• Sao Paulo: About 18 million people live in São Paulo, and with its international demographics, it has become a strong, cultured city. You can be busy admiring the museums like the Fundacao Maria Luiza e Oscar Americano, where you can sip at a cup in a tea house before strolling the grounds, and the Museu de Arte de Sao Paulo featuring international masters and is located downtown, and the wide Parque Ibirapuera which is surrounded by a planetarium and other museums.
  • The Amazon: In the northern part of the country lies one of the world’s most renowned rivers – the Amazon. The basin area welcomes ecotourists and features some of the richest and most diverse rain forests, and it doesn’t take a long trek down the river to see anacondas, barracuda and piranhas. There are also more than 200 kinds of mosquitoes, so bring some repellant. The main river cities of Manaus and Belém will both offer rides down the river, but many tributaries are unexplored. Salvador: The Brazilian martial art called Capoeira originated here – looking to an outsider as a kind of dance hiding graceful and deadly moves. The city itself is large and beautiful, and sits right on the coast offering many beaches for weary travellers. While you’re here, take a ride through Pelourinho and Anchieta, two sections of town with great architecture, shop for art and local craftsmanship at the Mercado Modelo market, and absorb some of Brazil’s history at the Museu Afro-Brasileira.


  • Water: The local water is filtered and safe to drink, although most still drink bottled water. The local milk is pasteurized and shouldn’t pose a problem.
  • Touching: Touching is common in Brazilian culture. Even business executives will greet each other with a kiss on each cheek, a la Europe, and professional embraces or hugs are also common. If you’re not sure how to act, let the local lead. Stop Signs: Stop signs are frequently ignored at night, as well as red lights, as the drivers slow to a fast crawl through the intersection, so pay close attention if you drive, or take a licensed taxi.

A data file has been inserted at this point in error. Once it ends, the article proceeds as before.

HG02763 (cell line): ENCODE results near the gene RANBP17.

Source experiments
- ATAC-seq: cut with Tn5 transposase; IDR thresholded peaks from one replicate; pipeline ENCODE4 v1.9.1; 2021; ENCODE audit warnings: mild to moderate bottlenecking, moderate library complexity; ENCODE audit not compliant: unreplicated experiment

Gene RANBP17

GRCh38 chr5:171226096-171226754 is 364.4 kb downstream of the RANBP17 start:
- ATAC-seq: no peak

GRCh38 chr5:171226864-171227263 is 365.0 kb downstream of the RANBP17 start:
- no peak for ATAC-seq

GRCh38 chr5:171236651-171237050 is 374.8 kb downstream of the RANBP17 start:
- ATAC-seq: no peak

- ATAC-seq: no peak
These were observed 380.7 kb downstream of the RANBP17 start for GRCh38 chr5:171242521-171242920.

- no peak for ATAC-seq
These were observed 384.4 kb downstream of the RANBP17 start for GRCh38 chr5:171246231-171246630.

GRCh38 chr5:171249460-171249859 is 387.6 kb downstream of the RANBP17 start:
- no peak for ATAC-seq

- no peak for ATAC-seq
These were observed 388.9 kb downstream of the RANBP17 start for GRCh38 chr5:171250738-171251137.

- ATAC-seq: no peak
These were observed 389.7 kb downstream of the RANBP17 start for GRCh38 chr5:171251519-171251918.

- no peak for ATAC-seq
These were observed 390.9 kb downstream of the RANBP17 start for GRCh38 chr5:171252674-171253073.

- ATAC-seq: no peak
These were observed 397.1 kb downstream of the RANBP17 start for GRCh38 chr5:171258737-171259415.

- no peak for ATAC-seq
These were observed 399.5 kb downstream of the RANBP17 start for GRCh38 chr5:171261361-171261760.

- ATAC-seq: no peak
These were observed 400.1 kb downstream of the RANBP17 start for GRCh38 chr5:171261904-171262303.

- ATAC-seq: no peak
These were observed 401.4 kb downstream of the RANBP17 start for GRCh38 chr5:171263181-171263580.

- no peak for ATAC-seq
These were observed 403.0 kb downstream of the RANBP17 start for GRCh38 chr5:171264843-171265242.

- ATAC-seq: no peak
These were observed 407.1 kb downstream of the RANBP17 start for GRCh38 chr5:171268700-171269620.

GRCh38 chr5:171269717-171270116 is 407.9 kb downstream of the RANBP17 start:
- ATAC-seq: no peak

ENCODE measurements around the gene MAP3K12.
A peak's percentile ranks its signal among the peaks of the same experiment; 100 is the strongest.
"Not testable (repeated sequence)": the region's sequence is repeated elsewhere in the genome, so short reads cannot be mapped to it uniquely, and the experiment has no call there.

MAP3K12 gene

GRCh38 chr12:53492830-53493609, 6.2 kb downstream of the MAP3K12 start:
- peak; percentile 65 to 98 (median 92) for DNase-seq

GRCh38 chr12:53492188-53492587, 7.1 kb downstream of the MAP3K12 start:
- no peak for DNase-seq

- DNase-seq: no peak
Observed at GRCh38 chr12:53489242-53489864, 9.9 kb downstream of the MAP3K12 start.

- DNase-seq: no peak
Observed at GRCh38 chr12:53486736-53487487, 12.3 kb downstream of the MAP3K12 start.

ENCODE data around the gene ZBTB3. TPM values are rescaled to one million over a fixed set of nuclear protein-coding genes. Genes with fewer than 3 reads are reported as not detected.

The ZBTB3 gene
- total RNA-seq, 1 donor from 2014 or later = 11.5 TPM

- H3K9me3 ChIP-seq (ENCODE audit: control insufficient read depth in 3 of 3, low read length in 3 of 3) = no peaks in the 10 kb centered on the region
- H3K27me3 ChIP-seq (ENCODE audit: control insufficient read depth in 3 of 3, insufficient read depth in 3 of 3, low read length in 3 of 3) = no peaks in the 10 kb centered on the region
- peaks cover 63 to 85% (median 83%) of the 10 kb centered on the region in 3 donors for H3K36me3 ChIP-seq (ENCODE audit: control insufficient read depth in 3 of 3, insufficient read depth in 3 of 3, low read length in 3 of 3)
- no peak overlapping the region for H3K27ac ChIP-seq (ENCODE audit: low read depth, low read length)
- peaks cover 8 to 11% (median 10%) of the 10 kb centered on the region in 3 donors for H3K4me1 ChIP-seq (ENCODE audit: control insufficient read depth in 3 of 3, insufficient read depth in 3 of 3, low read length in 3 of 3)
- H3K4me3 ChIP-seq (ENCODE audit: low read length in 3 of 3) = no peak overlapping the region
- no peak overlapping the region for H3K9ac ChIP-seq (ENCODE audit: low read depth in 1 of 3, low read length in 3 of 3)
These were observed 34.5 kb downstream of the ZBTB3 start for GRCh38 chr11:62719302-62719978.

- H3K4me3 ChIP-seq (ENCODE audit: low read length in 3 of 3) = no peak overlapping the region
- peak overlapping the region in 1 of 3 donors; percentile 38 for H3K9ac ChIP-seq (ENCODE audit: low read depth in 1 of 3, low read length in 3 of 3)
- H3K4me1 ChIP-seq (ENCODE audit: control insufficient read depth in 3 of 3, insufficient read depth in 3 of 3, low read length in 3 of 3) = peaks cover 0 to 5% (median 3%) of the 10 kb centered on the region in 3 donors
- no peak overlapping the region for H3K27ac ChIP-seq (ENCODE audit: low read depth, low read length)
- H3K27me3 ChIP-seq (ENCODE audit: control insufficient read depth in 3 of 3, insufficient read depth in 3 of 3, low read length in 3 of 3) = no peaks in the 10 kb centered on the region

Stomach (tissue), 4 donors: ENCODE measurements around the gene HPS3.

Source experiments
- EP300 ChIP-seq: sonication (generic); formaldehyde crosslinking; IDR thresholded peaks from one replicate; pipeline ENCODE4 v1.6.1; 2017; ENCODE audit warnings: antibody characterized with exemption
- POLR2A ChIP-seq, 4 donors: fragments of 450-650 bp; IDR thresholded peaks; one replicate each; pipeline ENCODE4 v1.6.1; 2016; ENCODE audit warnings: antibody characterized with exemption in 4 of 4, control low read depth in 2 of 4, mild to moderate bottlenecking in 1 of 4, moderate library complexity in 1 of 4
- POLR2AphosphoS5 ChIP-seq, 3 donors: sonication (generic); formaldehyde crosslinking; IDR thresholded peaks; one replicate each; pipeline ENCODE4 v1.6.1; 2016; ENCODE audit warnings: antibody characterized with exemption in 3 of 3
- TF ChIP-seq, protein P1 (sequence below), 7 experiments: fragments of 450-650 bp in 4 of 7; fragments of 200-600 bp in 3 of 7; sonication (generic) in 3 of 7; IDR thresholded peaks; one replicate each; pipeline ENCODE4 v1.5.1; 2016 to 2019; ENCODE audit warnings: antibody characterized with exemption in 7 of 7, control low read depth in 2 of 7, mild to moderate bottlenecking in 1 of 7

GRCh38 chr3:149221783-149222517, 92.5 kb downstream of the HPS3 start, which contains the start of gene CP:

• When To Visit: The southern part of Brazil is less constant than the rest of the country, so expect hotter humid summer weather from December to February, and rainy weather from June to August. Summer has more tourists, local and foreign, however, Carnaval is in late February or early March, just before Ash Wednesday.
  • Food: Some of Brazil’s fine foods include chile and palm oil covered meat and fish, served with rice.
  • Phrases: Yes = sim, no = não, hello = olá, please = por favor, thanks = obrigado
  • Tipping: Check your bill, as a service charge is often included, otherwise, tipping 10% is fine.

NOTE: Some of Brazil’s destinations are teeming with people, and it only takes a little common sense to be safe and secure. Avoid the favelas, the shanty suburbs, leave valuables behind on trips to the beach, and be aware of your surroundings.

  1. This is nice. i love this post.

  2. Can i have a link or website for Brazil packages. please reply asap

  3. […] Why Travel to Brazil (ibiyinkafamugbode.wordpress.com) […]